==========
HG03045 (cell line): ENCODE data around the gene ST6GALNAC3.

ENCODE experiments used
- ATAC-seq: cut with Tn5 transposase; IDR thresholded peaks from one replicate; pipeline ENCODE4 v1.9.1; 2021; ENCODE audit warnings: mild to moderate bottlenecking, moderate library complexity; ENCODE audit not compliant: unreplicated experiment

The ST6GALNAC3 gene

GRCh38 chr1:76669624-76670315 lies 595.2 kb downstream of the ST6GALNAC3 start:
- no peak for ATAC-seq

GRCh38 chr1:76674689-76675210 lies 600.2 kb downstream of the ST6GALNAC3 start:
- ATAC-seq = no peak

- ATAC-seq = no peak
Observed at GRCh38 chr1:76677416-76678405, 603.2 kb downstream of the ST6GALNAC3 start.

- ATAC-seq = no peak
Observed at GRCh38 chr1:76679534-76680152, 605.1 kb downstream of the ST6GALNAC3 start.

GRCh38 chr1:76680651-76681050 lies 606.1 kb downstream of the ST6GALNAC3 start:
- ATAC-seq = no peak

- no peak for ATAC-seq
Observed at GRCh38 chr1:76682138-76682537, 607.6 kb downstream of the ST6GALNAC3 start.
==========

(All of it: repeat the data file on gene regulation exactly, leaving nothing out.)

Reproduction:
HG03045 (cell line): ENCODE data around the gene ST6GALNAC3.

ENCODE experiments used
- ATAC-seq: cut with Tn5 transposase; IDR thresholded peaks from one replicate; pipeline ENCODE4 v1.9.1; 2021; ENCODE audit warnings: mild to moderate bottlenecking, moderate library complexity; ENCODE audit not compliant: unreplicated experiment

The ST6GALNAC3 gene

GRCh38 chr1:76669624-76670315 lies 595.2 kb downstream of the ST6GALNAC3 start:
- no peak for ATAC-seq

GRCh38 chr1:76674689-76675210 lies 600.2 kb downstream of the ST6GALNAC3 start:
- ATAC-seq = no peak

- ATAC-seq = no peak
Observed at GRCh38 chr1:76677416-76678405, 603.2 kb downstream of the ST6GALNAC3 start.

- ATAC-seq = no peak
Observed at GRCh38 chr1:76679534-76680152, 605.1 kb downstream of the ST6GALNAC3 start.

GRCh38 chr1:76680651-76681050 lies 606.1 kb downstream of the ST6GALNAC3 start:
- ATAC-seq = no peak

- no peak for ATAC-seq
Observed at GRCh38 chr1:76682138-76682537, 607.6 kb downstream of the ST6GALNAC3 start.